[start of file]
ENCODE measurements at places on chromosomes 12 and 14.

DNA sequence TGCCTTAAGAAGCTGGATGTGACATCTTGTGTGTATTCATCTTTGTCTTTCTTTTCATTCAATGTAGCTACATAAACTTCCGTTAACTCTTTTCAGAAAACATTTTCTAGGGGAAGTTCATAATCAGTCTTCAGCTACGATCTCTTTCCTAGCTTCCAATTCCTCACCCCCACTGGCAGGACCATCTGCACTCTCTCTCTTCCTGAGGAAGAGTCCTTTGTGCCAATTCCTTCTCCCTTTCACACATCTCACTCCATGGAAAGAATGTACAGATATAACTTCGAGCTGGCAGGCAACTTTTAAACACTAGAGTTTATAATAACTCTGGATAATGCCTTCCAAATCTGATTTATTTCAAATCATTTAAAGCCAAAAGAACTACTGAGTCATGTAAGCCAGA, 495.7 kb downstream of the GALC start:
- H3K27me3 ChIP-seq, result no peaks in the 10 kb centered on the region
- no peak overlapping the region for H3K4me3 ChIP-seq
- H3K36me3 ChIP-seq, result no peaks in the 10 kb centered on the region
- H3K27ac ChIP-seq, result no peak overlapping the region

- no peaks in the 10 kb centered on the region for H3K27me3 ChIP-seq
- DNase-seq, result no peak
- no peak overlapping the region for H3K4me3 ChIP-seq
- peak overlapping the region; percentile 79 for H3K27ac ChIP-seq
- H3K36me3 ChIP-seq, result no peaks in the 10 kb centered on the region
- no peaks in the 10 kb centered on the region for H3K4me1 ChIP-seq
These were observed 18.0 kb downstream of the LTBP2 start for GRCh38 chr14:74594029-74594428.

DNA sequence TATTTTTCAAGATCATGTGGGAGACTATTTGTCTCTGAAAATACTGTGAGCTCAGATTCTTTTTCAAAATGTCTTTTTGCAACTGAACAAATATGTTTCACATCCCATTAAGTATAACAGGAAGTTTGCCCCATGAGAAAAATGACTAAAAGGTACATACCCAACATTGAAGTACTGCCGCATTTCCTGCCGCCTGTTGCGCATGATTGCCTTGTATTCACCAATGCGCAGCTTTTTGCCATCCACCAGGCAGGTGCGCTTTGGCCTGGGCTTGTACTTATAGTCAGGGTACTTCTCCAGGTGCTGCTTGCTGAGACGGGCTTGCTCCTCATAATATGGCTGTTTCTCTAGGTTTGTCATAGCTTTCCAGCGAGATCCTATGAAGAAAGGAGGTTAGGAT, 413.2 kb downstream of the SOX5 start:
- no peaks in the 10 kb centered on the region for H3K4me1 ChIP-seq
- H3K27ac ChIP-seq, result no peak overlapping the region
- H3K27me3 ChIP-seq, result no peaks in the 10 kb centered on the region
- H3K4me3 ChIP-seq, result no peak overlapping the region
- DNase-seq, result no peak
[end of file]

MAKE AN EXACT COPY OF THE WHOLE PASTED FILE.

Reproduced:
ENCODE measurements at places on chromosomes 12 and 14.

DNA sequence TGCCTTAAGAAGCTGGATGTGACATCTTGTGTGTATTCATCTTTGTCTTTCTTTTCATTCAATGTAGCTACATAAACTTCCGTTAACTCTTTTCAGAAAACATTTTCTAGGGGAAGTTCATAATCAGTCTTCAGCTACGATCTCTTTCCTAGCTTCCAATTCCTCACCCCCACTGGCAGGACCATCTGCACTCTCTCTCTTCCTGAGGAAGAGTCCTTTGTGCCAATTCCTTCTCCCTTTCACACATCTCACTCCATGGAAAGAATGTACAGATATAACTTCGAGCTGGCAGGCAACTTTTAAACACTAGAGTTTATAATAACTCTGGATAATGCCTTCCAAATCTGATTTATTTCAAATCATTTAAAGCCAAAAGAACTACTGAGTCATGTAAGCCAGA, 495.7 kb downstream of the GALC start:
- H3K27me3 ChIP-seq, result no peaks in the 10 kb centered on the region
- no peak overlapping the region for H3K4me3 ChIP-seq
- H3K36me3 ChIP-seq, result no peaks in the 10 kb centered on the region
- H3K27ac ChIP-seq, result no peak overlapping the region

- no peaks in the 10 kb centered on the region for H3K27me3 ChIP-seq
- DNase-seq, result no peak
- no peak overlapping the region for H3K4me3 ChIP-seq
- peak overlapping the region; percentile 79 for H3K27ac ChIP-seq
- H3K36me3 ChIP-seq, result no peaks in the 10 kb centered on the region
- no peaks in the 10 kb centered on the region for H3K4me1 ChIP-seq
These were observed 18.0 kb downstream of the LTBP2 start for GRCh38 chr14:74594029-74594428.

DNA sequence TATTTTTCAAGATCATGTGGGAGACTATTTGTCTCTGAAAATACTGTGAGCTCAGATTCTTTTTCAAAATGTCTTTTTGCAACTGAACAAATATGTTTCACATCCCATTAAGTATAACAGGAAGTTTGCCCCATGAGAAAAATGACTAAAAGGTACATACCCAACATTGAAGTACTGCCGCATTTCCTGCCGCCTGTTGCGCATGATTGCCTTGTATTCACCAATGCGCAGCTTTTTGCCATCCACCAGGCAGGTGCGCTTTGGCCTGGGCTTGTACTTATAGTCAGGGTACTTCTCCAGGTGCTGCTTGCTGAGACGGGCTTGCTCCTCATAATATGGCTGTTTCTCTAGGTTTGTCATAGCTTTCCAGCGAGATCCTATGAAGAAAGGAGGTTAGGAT, 413.2 kb downstream of the SOX5 start:
- no peaks in the 10 kb centered on the region for H3K4me1 ChIP-seq
- H3K27ac ChIP-seq, result no peak overlapping the region
- H3K27me3 ChIP-seq, result no peaks in the 10 kb centered on the region
- H3K4me3 ChIP-seq, result no peak overlapping the region
- DNase-seq, result no peak